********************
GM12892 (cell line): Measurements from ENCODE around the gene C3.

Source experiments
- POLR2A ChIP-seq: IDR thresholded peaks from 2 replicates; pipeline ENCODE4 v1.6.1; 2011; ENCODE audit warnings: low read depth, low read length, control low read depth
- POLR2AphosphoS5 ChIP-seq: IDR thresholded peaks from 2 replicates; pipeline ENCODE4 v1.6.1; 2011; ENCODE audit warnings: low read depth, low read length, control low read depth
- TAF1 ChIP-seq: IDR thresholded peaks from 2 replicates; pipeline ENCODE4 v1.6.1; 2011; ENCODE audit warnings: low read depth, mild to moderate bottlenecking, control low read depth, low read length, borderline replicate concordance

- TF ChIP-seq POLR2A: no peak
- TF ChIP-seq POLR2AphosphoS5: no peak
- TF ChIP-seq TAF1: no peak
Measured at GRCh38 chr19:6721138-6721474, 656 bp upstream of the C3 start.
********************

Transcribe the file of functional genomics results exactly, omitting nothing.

GM12892 (cell line): Measurements from ENCODE around the gene C3.

Source experiments
- POLR2A ChIP-seq: IDR thresholded peaks from 2 replicates; pipeline ENCODE4 v1.6.1; 2011; ENCODE audit warnings: low read depth, low read length, control low read depth
- POLR2AphosphoS5 ChIP-seq: IDR thresholded peaks from 2 replicates; pipeline ENCODE4 v1.6.1; 2011; ENCODE audit warnings: low read depth, low read length, control low read depth
- TAF1 ChIP-seq: IDR thresholded peaks from 2 replicates; pipeline ENCODE4 v1.6.1; 2011; ENCODE audit warnings: low read depth, mild to moderate bottlenecking, control low read depth, low read length, borderline replicate concordance

- TF ChIP-seq POLR2A: no peak
- TF ChIP-seq POLR2AphosphoS5: no peak
- TF ChIP-seq TAF1: no peak
Measured at GRCh38 chr19:6721138-6721474, 656 bp upstream of the C3 start.